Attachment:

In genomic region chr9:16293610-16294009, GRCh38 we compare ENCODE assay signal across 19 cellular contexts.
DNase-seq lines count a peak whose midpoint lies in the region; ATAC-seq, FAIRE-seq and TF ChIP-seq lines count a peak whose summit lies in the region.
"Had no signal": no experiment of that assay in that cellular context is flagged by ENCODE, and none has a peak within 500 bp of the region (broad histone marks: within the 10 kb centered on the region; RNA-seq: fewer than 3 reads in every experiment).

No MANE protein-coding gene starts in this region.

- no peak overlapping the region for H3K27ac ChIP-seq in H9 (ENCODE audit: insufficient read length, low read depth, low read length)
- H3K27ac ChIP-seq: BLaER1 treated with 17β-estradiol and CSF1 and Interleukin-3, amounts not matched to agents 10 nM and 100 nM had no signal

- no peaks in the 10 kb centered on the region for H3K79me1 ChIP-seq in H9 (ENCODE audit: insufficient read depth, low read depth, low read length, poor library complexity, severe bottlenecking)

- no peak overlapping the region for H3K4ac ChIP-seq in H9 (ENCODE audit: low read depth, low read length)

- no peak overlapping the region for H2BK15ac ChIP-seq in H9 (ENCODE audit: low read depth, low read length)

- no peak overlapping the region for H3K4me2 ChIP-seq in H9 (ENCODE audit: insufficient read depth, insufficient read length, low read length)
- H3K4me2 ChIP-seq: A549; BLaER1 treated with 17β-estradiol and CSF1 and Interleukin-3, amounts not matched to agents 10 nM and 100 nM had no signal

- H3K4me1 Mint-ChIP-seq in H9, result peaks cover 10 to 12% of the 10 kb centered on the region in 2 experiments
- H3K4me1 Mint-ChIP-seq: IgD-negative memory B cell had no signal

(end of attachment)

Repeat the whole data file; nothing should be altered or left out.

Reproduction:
In genomic region chr9:16293610-16294009, GRCh38 we compare ENCODE assay signal across 19 cellular contexts.
DNase-seq lines count a peak whose midpoint lies in the region; ATAC-seq, FAIRE-seq and TF ChIP-seq lines count a peak whose summit lies in the region.
"Had no signal": no experiment of that assay in that cellular context is flagged by ENCODE, and none has a peak within 500 bp of the region (broad histone marks: within the 10 kb centered on the region; RNA-seq: fewer than 3 reads in every experiment).

No MANE protein-coding gene starts in this region.

- no peak overlapping the region for H3K27ac ChIP-seq in H9 (ENCODE audit: insufficient read length, low read depth, low read length)
- H3K27ac ChIP-seq: BLaER1 treated with 17β-estradiol and CSF1 and Interleukin-3, amounts not matched to agents 10 nM and 100 nM had no signal

- no peaks in the 10 kb centered on the region for H3K79me1 ChIP-seq in H9 (ENCODE audit: insufficient read depth, low read depth, low read length, poor library complexity, severe bottlenecking)

- no peak overlapping the region for H3K4ac ChIP-seq in H9 (ENCODE audit: low read depth, low read length)

- no peak overlapping the region for H2BK15ac ChIP-seq in H9 (ENCODE audit: low read depth, low read length)

- no peak overlapping the region for H3K4me2 ChIP-seq in H9 (ENCODE audit: insufficient read depth, insufficient read length, low read length)
- H3K4me2 ChIP-seq: A549; BLaER1 treated with 17β-estradiol and CSF1 and Interleukin-3, amounts not matched to agents 10 nM and 100 nM had no signal

- H3K4me1 Mint-ChIP-seq in H9, result peaks cover 10 to 12% of the 10 kb centered on the region in 2 experiments
- H3K4me1 Mint-ChIP-seq: IgD-negative memory B cell had no signal